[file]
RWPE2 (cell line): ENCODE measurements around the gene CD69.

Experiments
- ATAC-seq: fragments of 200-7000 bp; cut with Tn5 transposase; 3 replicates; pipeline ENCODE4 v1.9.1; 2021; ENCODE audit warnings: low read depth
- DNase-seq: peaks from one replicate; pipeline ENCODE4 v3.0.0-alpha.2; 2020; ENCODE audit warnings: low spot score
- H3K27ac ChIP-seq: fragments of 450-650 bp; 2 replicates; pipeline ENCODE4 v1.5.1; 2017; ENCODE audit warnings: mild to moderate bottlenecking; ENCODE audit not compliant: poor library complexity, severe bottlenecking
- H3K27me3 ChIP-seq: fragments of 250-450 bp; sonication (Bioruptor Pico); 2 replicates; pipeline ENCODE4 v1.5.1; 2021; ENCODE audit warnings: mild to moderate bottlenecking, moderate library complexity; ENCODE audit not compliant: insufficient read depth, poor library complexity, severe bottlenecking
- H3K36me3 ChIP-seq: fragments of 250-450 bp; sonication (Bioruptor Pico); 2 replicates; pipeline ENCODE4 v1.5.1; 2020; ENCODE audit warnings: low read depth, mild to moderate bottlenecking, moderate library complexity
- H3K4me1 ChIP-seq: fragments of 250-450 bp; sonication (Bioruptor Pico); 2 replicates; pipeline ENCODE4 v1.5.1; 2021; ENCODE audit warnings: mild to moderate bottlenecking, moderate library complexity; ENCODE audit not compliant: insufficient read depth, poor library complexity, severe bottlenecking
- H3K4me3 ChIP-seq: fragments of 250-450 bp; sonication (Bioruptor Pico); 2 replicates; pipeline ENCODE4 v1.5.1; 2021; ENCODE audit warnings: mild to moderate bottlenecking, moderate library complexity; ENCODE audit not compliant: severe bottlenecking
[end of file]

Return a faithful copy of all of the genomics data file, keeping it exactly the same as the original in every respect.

RWPE2 (cell line): ENCODE measurements around the gene CD69.

Experiments
- ATAC-seq: fragments of 200-7000 bp; cut with Tn5 transposase; 3 replicates; pipeline ENCODE4 v1.9.1; 2021; ENCODE audit warnings: low read depth
- DNase-seq: peaks from one replicate; pipeline ENCODE4 v3.0.0-alpha.2; 2020; ENCODE audit warnings: low spot score
- H3K27ac ChIP-seq: fragments of 450-650 bp; 2 replicates; pipeline ENCODE4 v1.5.1; 2017; ENCODE audit warnings: mild to moderate bottlenecking; ENCODE audit not compliant: poor library complexity, severe bottlenecking
- H3K27me3 ChIP-seq: fragments of 250-450 bp; sonication (Bioruptor Pico); 2 replicates; pipeline ENCODE4 v1.5.1; 2021; ENCODE audit warnings: mild to moderate bottlenecking, moderate library complexity; ENCODE audit not compliant: insufficient read depth, poor library complexity, severe bottlenecking
- H3K36me3 ChIP-seq: fragments of 250-450 bp; sonication (Bioruptor Pico); 2 replicates; pipeline ENCODE4 v1.5.1; 2020; ENCODE audit warnings: low read depth, mild to moderate bottlenecking, moderate library complexity
- H3K4me1 ChIP-seq: fragments of 250-450 bp; sonication (Bioruptor Pico); 2 replicates; pipeline ENCODE4 v1.5.1; 2021; ENCODE audit warnings: mild to moderate bottlenecking, moderate library complexity; ENCODE audit not compliant: insufficient read depth, poor library complexity, severe bottlenecking
- H3K4me3 ChIP-seq: fragments of 250-450 bp; sonication (Bioruptor Pico); 2 replicates; pipeline ENCODE4 v1.5.1; 2021; ENCODE audit warnings: mild to moderate bottlenecking, moderate library complexity; ENCODE audit not compliant: severe bottlenecking